Earth arms marines with alien technology and builds its first battle fleet! Kyle Riggs is snatched by an alien spacecraft sometime after midnight. The ship is testing everyone it catches and murdering the weak. The good news is that Kyle keeps passing tests and staying alive. The bad news is the aliens who sent this ship are the nicest ones out there.
A novel of military science fiction by best-selling author B. V. Larson, Swarm is the story of Earth's annexation by an alien empire. Long considered a primitive people on a backwater planet, humanity finds itself in the middle of a war - and faced with extinction.
Battle stations! Listen to another Star Force novel.
©2010 B.V. Larson (P)2011 Audible, Inc.
Semi retired computer field engineer.
Remember the movie: "Starship Troopers"? My experience for of this book, was a lot like that movie. Was this movie based on this book? Not a lot of thinking necessary. Just kinda grade "B" entertainment in my opinion.
I have read lots of SciFi before that really made me think about things. This didn't really do that for me. KInda' "fluff" storytelling. Not a lot of character development. Not a lot of fulfilling tech development. Not a lot of cultural/moral/ethical tension that for me makes a story interesting - even if I don't agree with the points the writer is trying to express or explore, I want a bit of a mental challenge in that way. For me, the SciFi genre needs to be used as a vehicle for something more. The book seemed to get started on some tact, and I was getting excited, thinking, "Ok, now it's going to take off!" and then, "Hmm, missed opportunity here."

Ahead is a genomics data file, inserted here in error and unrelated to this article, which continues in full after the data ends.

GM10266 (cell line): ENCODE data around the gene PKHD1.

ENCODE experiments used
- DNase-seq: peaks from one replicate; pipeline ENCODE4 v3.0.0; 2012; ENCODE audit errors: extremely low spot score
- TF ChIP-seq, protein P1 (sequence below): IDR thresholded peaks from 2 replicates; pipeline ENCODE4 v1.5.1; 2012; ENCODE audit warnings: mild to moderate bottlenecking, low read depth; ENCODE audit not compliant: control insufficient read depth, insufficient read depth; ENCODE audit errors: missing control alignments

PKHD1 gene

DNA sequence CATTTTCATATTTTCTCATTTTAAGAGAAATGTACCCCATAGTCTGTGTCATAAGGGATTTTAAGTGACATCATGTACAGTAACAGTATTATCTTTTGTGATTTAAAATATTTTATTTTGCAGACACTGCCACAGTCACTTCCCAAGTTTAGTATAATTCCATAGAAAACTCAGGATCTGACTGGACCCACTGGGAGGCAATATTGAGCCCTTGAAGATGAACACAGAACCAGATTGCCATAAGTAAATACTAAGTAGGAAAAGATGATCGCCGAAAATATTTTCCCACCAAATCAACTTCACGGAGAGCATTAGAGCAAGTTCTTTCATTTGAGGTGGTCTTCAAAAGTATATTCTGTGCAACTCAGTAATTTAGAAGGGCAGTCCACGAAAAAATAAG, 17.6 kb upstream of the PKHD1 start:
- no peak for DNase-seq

I think Mr. Boyett did a decent job of narrating what he had to work with. It felt like he was having to work harder than usual, to make this story work. It was much of the time like experiencing someone overacting, but out of necessity.
Is this one of Mr. Larson's first works? A lack of experience maybe? I didn't think what had the potential of a very fresh and interesting premise, got the outcome it deserved. Lots of "gaps" and incomplete takes on things, in some the descriptions.
I'm sorry if my review sounds overly negative, because I realize I am in disagreement with many other reviewers. I actually feel kinda' bad, not to be able to give a glowing review. So much potential here. I know writing a book is not easy to do really well. I mean no disrespect to the author, the narrator or other reviewers.
Would I listen to another one from this author or this series? MAYBE, but I would need to be in the mood for something pretty light weight.